22 April 2020

Work cited: 

Friedman, Martin. “Noguchi's Imaginary Landscapes.” Design Quarterly, no. 106/107, 1978, pp. 25–37.


This article is an introduction to the set, prop and costumes designs of American artist Isamu Noguchi, important for having revolutionized stage design with his sculptural and ritualistic performance environments. The article is focused on his mid-century collaboration with choreographer Martha Graham,  but it also includes references to his work ith other choreographers and directors (Cunningham, Balanchine). The Graham-Noguchi partnership is presented as a beguiling but ultimately successful creative partnership. The author uses published quotes from Noguchi, Graham and review publications to reveal the details of their unique design process. Several Graham/Noguchi projects (Judith, Clytemnestra) are discussed in detail, accompanied by production photographs. The biographical specifics of Noguchi’s life outside of his design work for the stage are not a part of this article.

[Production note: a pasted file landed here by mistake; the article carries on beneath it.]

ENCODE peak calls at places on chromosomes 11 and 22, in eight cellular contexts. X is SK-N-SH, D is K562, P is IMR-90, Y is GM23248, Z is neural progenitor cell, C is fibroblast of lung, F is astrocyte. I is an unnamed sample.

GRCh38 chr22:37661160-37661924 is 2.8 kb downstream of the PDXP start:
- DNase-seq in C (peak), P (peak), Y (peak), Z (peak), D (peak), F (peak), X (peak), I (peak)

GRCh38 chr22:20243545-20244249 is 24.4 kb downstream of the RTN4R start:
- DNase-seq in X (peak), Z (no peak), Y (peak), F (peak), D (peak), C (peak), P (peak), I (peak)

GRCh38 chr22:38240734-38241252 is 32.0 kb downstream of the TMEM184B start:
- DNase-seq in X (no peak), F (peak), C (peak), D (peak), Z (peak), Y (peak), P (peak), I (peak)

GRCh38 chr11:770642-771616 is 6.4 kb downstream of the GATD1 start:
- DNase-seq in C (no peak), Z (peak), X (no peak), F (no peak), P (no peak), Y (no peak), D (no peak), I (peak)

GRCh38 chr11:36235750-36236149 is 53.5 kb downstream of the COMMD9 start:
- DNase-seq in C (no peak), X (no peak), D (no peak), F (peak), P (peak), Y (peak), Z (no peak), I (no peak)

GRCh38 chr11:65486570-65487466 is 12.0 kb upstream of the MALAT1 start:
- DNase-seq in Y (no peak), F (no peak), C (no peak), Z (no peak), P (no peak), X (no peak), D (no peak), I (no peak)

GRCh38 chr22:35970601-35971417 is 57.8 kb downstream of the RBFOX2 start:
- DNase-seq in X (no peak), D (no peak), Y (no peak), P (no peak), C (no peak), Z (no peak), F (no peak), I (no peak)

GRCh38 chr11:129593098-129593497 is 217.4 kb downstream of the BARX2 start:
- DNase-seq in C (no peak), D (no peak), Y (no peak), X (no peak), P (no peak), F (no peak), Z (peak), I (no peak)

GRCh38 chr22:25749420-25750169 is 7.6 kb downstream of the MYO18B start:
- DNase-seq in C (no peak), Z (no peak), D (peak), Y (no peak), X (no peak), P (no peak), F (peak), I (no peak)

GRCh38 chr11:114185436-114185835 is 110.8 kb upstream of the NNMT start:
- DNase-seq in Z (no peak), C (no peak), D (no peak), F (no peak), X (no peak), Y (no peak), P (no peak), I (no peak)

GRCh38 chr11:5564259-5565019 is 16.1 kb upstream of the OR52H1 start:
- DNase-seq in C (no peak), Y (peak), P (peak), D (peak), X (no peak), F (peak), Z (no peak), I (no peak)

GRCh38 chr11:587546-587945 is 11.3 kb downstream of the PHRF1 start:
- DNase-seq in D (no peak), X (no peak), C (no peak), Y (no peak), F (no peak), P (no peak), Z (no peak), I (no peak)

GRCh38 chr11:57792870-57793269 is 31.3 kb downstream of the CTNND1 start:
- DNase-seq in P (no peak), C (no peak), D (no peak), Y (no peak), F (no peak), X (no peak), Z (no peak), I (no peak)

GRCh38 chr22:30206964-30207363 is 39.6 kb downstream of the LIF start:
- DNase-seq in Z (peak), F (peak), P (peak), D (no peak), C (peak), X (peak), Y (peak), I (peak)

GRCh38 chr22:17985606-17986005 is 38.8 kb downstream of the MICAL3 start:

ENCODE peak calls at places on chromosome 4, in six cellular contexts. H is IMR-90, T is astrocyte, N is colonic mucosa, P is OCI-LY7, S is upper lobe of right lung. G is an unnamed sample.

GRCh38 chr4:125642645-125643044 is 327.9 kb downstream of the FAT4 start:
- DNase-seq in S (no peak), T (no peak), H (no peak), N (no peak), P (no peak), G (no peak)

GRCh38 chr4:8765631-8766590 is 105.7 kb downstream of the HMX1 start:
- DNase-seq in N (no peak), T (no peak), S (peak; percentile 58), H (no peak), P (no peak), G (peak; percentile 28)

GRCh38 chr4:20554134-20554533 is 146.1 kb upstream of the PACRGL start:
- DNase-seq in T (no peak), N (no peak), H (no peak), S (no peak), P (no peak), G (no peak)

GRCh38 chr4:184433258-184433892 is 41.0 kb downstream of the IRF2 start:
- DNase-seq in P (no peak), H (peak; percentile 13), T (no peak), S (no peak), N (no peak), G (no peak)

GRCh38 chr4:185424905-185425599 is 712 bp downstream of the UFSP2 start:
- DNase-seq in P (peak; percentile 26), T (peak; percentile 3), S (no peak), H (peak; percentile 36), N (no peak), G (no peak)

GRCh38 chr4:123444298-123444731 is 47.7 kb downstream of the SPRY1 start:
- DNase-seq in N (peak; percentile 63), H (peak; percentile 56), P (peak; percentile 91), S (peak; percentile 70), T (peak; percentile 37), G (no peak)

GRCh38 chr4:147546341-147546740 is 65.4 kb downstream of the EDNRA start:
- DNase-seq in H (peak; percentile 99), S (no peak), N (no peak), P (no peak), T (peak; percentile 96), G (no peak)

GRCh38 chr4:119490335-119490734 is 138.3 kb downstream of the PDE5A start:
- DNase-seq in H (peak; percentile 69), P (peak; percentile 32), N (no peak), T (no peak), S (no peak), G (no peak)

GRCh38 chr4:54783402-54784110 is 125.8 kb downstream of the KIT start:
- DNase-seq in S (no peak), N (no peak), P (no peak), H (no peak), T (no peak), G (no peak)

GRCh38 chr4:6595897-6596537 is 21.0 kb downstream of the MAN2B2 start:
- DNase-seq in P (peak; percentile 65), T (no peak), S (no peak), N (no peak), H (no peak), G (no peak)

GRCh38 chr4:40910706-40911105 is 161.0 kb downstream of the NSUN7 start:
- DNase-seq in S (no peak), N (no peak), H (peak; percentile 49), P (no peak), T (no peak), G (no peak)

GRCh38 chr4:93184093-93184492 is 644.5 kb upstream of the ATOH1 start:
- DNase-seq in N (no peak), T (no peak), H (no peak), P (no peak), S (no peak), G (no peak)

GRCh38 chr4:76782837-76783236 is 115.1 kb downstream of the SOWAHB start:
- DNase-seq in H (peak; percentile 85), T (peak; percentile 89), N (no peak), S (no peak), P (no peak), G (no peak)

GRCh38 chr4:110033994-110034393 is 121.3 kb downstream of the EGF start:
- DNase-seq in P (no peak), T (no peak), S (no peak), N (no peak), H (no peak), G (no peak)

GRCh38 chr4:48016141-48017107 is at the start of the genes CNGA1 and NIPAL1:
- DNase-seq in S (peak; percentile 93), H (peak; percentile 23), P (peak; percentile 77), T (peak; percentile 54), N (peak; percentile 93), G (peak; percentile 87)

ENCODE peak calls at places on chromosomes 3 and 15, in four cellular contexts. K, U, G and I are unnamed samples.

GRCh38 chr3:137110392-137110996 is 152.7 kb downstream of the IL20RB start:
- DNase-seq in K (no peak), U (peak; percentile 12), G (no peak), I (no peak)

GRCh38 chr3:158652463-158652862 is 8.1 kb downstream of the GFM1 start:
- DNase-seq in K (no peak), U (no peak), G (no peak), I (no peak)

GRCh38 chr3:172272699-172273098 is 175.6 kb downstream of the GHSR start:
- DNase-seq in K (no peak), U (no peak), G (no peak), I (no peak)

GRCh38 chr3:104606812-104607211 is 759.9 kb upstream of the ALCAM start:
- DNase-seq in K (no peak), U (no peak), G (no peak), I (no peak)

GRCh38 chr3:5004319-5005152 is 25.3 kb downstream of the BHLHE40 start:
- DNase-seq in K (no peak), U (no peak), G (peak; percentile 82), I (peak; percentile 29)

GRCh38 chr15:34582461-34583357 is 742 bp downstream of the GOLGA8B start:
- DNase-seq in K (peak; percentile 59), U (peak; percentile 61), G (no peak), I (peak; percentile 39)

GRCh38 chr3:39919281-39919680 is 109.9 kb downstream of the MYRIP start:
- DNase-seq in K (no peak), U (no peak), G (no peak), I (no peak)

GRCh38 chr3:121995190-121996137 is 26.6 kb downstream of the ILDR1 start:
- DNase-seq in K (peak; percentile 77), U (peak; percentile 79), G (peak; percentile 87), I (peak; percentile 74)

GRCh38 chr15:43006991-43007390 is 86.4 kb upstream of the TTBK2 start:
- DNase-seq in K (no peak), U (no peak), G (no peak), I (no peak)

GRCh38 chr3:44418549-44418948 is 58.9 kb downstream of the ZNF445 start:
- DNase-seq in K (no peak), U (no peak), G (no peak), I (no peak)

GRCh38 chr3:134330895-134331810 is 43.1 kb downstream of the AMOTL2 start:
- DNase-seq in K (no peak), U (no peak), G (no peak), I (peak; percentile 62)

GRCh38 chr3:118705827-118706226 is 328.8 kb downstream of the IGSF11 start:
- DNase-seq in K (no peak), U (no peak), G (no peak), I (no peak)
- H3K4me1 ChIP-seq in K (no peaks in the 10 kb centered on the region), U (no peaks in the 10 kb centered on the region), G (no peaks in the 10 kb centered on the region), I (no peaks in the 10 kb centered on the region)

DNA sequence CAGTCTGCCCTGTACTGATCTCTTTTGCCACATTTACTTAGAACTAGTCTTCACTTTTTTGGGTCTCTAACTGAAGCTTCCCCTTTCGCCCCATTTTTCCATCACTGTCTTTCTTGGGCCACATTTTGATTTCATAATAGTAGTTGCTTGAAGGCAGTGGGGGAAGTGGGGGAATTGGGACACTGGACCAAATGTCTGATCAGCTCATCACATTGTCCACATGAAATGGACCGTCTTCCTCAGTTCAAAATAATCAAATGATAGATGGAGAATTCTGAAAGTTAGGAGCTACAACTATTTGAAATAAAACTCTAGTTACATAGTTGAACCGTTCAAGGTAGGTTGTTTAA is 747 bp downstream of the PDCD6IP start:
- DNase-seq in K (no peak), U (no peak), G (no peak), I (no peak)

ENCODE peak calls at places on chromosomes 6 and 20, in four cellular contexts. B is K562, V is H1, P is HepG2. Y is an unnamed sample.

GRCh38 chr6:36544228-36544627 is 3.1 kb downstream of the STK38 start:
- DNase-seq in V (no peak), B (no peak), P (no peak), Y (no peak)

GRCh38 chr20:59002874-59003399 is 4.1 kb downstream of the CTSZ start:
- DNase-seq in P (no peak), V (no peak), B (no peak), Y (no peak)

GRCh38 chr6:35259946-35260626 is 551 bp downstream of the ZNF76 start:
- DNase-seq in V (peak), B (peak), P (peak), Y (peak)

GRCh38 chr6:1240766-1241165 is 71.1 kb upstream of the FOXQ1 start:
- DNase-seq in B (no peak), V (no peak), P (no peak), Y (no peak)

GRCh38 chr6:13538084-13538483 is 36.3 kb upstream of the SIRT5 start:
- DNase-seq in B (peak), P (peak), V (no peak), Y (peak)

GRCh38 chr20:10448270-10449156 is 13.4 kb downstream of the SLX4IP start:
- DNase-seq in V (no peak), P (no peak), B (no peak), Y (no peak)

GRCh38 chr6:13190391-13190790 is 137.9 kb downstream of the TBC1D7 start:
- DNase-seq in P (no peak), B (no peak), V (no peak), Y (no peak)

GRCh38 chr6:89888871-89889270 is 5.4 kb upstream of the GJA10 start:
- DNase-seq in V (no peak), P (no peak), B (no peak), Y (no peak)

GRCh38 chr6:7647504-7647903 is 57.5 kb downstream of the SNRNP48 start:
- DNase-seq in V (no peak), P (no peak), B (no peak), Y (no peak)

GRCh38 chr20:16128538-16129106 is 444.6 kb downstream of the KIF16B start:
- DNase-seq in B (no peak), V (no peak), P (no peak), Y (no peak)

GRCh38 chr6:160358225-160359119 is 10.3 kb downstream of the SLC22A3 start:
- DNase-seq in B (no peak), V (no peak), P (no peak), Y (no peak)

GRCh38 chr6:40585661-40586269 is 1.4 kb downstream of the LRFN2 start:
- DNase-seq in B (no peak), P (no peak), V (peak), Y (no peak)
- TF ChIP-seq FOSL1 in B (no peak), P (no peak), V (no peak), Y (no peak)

Important themes: sculpture, Modern dance, dance design process, abstraction, symbolism, Noh drama, Japanese garden design, psychoanalysis, myth, interdisciplinary methods, practical versus symbolic, eroticism, prop design, costume design, scene design.

How does this relate to scenography?

This article is directly about set, costume and prop design for the stage. It provides clear examples of work that was unconventional for its time and notable for its use of abstraction and symbolism. It reveals details of the design process between Noguchi and Graham that may be very interesting to design students about to embark on careers of their own. 

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